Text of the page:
A cellphone tower near a Florida church has been discreetly disguised as a cross.
Stealth cellphone towers are becoming more common in the U.S. Although everyone would like to have better cellphone coverage, many people are not too thrilled about the prospect of living close to such large, metallic structures.
According to Groundspeak, contractors throughout the nation are being consulted on ways to turn these possible eyesores into objects such as cactuses, trees, abstract art, flagpoles, bell towers and crosses, such as the cross near the Neighborhood Alliance Church in Longwood, Florida.
"People don't want to see the ugly cellphone towers," Chad Tucker, a contractor with BTO Wireless, told WESH.
Tucker, who is working on the large stealth tower near the Florida church, said he’s worked on several similar towers. Tucker says critics have attacked the construction of stealth cellphone towers, arguing that residents should be told in advance what is actually being built.
"I believe it should be public knowledge, but a lot of people don't want to know," Tucker said.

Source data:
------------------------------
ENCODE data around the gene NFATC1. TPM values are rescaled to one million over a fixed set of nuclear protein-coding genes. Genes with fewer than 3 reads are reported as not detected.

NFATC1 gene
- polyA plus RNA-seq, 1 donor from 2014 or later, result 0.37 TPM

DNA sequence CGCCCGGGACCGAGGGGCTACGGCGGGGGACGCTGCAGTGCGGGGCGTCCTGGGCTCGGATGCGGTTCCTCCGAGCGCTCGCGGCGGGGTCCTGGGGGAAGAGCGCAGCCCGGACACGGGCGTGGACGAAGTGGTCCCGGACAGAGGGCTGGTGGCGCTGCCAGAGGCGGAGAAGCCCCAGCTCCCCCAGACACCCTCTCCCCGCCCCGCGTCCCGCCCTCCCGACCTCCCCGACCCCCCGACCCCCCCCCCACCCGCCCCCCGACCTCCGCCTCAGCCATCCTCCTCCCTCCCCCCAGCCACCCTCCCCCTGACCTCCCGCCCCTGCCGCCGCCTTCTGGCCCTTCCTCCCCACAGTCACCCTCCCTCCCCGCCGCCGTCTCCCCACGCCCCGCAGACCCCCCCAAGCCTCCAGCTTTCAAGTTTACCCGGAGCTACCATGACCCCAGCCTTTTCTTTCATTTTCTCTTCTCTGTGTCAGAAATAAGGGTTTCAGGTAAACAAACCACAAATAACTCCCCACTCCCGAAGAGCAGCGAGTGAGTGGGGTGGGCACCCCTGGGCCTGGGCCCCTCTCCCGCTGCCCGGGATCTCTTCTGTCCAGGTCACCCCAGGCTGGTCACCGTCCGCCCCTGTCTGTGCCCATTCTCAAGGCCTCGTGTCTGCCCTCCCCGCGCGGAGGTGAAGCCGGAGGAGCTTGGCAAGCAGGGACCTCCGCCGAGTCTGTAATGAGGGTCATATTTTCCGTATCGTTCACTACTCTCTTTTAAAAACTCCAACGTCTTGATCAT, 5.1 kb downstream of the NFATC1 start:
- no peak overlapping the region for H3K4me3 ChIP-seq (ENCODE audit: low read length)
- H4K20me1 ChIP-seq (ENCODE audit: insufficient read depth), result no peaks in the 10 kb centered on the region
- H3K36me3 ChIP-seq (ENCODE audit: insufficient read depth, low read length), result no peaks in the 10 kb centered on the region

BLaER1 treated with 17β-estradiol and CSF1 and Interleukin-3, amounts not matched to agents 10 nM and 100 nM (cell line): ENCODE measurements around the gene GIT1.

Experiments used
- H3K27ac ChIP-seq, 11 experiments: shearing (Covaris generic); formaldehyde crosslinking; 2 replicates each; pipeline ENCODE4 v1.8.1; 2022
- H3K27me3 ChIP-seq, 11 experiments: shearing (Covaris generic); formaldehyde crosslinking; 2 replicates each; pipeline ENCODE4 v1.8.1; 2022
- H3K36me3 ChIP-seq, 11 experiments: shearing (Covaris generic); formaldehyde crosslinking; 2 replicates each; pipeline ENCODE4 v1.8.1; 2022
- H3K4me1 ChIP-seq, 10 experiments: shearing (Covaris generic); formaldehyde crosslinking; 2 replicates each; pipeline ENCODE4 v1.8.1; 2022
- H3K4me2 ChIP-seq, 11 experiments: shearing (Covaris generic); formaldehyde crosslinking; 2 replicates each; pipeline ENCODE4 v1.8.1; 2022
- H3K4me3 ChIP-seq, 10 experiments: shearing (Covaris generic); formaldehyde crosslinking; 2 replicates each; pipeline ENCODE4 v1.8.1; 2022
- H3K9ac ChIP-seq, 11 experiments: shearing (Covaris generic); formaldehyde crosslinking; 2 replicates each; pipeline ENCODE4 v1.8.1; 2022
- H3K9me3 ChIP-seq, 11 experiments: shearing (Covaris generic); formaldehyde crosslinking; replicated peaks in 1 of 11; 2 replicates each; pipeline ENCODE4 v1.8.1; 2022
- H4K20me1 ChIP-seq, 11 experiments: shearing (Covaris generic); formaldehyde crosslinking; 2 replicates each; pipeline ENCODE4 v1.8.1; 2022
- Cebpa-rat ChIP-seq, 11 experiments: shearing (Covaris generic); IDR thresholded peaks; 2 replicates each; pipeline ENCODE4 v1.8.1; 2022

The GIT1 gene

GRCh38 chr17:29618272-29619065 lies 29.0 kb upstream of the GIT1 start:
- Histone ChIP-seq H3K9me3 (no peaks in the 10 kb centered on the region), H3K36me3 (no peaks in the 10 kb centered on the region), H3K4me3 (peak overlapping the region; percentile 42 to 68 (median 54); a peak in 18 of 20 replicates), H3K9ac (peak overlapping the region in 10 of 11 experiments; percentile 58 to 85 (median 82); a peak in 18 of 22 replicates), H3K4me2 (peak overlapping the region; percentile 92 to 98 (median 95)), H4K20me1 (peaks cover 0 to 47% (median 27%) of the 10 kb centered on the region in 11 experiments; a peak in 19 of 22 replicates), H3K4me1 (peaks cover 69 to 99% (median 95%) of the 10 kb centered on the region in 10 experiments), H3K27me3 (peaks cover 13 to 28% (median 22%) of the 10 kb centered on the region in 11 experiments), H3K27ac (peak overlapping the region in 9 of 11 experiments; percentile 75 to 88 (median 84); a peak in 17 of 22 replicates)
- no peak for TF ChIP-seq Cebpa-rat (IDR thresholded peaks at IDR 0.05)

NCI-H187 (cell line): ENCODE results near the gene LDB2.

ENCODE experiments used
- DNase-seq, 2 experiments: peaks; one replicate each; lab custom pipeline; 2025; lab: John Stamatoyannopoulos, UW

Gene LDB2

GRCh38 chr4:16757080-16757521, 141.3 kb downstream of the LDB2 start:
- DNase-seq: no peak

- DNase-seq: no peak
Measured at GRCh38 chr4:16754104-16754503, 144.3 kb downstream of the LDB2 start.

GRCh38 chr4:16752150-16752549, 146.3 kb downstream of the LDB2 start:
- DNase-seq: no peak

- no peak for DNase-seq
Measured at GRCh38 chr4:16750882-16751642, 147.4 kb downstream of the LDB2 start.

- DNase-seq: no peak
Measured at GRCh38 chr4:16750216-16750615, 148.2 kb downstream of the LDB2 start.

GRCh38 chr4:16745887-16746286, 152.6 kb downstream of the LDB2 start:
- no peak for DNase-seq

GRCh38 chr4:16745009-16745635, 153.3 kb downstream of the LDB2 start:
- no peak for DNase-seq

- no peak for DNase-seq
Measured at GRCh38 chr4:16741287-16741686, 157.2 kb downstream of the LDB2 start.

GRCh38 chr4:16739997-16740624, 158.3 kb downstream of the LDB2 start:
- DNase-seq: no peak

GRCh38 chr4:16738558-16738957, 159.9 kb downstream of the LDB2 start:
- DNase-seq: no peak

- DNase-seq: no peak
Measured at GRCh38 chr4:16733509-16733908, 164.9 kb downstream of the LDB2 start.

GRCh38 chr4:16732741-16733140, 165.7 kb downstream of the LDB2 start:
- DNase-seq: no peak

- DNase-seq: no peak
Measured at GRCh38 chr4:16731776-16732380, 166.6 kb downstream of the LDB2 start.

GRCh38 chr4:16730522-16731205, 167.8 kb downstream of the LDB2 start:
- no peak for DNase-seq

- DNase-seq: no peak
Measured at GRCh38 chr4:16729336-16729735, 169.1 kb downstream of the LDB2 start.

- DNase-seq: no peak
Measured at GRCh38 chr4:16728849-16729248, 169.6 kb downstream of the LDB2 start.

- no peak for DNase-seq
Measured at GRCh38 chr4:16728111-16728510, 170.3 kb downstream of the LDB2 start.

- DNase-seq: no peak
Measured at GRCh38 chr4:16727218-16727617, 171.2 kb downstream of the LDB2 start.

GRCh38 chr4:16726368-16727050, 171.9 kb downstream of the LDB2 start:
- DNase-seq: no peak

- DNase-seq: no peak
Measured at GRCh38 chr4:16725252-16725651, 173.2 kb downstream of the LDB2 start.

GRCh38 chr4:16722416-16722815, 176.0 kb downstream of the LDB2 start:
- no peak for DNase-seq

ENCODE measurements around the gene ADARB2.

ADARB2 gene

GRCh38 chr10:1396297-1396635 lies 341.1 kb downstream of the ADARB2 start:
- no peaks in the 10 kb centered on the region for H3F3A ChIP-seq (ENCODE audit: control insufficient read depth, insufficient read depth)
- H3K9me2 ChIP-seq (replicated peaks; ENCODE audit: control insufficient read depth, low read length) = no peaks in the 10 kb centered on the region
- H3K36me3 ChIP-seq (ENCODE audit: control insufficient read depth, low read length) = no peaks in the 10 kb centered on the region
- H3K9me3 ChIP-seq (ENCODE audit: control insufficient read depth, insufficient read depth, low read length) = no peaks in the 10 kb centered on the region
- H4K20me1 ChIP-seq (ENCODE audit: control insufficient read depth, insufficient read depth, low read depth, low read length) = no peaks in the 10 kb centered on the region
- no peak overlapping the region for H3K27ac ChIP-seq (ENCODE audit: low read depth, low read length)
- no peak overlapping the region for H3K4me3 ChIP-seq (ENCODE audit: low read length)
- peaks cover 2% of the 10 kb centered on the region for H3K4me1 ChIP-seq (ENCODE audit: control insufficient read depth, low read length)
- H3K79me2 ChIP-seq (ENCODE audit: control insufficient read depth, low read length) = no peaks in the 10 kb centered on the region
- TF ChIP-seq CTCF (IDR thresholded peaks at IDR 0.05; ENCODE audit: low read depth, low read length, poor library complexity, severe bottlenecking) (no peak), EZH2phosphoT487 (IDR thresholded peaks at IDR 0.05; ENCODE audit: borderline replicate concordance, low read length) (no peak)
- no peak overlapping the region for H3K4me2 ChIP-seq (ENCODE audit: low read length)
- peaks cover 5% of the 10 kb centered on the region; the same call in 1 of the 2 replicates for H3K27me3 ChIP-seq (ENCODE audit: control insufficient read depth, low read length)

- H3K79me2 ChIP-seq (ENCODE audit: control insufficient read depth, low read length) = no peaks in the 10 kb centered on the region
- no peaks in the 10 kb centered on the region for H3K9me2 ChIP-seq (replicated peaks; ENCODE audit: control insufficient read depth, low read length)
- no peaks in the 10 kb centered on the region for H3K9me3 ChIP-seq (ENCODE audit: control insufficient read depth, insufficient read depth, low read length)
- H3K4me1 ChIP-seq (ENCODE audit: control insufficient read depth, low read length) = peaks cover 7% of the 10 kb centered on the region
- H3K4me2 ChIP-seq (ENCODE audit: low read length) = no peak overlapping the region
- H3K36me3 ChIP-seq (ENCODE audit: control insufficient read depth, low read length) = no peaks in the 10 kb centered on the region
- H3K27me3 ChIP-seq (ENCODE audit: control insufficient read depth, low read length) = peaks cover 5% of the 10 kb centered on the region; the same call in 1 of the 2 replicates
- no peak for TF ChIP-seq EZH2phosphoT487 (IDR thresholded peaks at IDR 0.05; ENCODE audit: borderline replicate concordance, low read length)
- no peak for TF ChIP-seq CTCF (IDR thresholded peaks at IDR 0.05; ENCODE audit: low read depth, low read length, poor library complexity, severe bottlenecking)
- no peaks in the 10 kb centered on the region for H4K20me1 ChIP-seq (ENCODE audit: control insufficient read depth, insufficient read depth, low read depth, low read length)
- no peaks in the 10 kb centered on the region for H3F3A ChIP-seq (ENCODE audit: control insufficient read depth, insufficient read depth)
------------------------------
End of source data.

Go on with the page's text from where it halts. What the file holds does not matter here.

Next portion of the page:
Residents who live near the tower told WESH they were surveyed about the project several months ago. Many reportedly were happy with both the construction and the proposed design of the tower.
"I think it looks good,” said neighbor Kevin Seedarnee. “I think it will help a lot of people with the connection around here.”
Neighbor Randi Yasika said, "When I thought it was going to be a tree, I wasn't happy about it. But a cross, I think that's fine right there at the church, that's cool.”
According to the church’s pastor, he signed a 30- to 40-year county-approved contract for the tower, which could generate several thousand dollars of additional revenue each month for the church. He told WESH the income will be spent on charity and mission work.
In November, another Florida church, First Baptist Sweetwater in Seminole Country, wanted to install a cellphone tower on its property Controversy ensued as local residents wanted the tower to be integrated into the church’s design.
"People love their cellphones and they love great cell coverage, but they don't want to live near a cell tower," said local resident Laura Evelev.